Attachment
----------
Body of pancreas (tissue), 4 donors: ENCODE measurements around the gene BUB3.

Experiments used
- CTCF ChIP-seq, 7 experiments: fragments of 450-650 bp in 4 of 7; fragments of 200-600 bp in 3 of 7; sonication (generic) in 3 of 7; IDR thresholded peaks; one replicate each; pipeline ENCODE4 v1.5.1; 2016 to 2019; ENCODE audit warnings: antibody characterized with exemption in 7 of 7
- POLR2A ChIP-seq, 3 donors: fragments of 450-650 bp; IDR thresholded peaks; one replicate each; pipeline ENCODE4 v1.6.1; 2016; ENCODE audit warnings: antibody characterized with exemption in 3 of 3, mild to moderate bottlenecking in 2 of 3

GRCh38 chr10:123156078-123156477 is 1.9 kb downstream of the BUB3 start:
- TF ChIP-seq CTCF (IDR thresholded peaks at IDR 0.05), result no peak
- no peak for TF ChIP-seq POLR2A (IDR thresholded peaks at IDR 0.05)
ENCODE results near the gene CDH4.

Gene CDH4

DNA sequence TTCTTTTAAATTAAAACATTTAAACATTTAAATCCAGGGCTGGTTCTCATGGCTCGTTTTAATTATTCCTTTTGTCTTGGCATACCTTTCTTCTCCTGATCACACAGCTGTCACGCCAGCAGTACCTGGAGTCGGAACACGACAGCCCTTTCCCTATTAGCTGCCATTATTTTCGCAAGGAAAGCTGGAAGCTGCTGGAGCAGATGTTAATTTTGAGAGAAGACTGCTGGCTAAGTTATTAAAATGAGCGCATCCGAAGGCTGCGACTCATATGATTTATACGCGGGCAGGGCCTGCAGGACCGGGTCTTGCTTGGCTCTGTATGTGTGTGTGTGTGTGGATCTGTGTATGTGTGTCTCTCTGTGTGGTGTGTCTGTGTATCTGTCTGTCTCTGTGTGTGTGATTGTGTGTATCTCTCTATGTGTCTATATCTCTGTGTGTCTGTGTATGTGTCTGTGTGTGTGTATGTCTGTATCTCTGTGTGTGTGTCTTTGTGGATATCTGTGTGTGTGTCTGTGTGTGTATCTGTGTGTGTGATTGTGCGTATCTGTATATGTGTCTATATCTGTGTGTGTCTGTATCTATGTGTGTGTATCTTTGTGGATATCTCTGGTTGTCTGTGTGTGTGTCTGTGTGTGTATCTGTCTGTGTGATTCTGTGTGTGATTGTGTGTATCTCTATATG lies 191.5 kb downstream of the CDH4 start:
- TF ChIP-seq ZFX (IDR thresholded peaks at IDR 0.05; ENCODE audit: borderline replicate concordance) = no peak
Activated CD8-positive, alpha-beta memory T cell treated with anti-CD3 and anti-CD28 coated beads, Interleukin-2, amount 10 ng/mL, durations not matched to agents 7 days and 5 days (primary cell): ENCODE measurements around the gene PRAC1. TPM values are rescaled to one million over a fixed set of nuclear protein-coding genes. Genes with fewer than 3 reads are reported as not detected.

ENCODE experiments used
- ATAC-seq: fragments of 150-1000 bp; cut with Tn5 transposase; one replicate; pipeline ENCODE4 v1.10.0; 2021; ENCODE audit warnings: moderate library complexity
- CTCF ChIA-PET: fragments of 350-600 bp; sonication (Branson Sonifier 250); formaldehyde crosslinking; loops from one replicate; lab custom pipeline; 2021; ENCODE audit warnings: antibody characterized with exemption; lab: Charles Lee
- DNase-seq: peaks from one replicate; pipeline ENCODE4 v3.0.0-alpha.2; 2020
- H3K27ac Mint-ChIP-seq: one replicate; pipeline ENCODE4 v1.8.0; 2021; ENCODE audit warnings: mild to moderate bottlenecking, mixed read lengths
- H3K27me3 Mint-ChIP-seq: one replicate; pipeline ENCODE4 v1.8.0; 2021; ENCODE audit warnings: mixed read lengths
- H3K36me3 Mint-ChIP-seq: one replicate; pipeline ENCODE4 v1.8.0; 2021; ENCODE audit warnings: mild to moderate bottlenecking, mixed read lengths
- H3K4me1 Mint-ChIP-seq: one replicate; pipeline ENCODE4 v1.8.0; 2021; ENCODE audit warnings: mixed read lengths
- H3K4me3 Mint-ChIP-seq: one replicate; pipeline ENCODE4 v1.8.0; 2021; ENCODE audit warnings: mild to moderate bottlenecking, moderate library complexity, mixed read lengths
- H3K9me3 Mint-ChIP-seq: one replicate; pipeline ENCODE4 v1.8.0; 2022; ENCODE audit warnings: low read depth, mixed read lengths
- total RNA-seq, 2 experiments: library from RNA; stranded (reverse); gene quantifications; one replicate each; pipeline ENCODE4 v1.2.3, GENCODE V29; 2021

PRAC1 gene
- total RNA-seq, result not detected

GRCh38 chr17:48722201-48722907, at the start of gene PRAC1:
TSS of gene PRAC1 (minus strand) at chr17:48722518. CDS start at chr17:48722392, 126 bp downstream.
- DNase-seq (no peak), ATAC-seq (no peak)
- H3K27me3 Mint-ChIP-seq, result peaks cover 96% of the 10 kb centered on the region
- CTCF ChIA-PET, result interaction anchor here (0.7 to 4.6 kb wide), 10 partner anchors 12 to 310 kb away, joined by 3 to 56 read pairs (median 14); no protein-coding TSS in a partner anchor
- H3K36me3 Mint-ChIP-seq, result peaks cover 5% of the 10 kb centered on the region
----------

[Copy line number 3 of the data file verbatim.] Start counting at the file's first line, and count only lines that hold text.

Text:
- CTCF ChIP-seq, 7 experiments: fragments of 450-650 bp in 4 of 7; fragments of 200-600 bp in 3 of 7; sonication (generic) in 3 of 7; IDR thresholded peaks; one replicate each; pipeline ENCODE4 v1.5.1; 2016 to 2019; ENCODE audit warnings: antibody characterized with exemption in 7 of 7